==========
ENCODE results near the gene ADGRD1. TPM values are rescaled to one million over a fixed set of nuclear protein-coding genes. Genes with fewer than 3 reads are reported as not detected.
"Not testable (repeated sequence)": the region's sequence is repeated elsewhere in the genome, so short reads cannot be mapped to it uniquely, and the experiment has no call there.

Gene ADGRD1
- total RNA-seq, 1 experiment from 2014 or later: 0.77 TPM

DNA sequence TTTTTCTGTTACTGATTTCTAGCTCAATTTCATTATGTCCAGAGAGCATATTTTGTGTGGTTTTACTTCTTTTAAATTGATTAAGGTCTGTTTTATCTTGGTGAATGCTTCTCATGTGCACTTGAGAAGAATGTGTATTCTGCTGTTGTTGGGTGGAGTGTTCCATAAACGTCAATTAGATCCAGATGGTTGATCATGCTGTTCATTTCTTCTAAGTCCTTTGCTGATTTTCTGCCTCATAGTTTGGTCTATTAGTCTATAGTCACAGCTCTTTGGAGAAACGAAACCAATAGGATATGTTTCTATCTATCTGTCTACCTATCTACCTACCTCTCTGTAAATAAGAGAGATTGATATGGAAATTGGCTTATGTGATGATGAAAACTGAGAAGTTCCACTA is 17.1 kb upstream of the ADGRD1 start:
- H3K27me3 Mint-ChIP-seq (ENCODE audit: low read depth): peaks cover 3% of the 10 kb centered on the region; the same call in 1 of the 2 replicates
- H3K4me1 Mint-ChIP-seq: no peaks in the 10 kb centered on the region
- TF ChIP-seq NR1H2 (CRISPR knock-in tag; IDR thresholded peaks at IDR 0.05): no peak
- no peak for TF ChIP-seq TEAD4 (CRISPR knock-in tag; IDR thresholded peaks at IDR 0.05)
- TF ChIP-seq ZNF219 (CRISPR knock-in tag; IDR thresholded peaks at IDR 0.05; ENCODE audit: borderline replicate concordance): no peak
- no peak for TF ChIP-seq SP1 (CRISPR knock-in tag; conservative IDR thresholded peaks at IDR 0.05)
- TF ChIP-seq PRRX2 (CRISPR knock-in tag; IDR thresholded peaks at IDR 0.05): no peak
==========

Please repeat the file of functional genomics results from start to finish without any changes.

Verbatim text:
ENCODE results near the gene ADGRD1. TPM values are rescaled to one million over a fixed set of nuclear protein-coding genes. Genes with fewer than 3 reads are reported as not detected.
"Not testable (repeated sequence)": the region's sequence is repeated elsewhere in the genome, so short reads cannot be mapped to it uniquely, and the experiment has no call there.

Gene ADGRD1
- total RNA-seq, 1 experiment from 2014 or later: 0.77 TPM

DNA sequence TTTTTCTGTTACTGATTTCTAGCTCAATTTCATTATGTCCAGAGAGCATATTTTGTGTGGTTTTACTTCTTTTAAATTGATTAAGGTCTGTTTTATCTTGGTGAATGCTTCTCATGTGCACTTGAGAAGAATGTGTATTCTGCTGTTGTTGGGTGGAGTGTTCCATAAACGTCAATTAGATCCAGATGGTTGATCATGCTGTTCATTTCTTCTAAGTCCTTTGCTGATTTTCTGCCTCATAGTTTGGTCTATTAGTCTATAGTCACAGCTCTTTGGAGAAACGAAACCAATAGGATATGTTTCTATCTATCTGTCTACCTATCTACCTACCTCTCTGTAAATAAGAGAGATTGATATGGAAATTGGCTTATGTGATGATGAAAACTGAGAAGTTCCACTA is 17.1 kb upstream of the ADGRD1 start:
- H3K27me3 Mint-ChIP-seq (ENCODE audit: low read depth): peaks cover 3% of the 10 kb centered on the region; the same call in 1 of the 2 replicates
- H3K4me1 Mint-ChIP-seq: no peaks in the 10 kb centered on the region
- TF ChIP-seq NR1H2 (CRISPR knock-in tag; IDR thresholded peaks at IDR 0.05): no peak
- no peak for TF ChIP-seq TEAD4 (CRISPR knock-in tag; IDR thresholded peaks at IDR 0.05)
- TF ChIP-seq ZNF219 (CRISPR knock-in tag; IDR thresholded peaks at IDR 0.05; ENCODE audit: borderline replicate concordance): no peak
- no peak for TF ChIP-seq SP1 (CRISPR knock-in tag; conservative IDR thresholded peaks at IDR 0.05)
- TF ChIP-seq PRRX2 (CRISPR knock-in tag; IDR thresholded peaks at IDR 0.05): no peak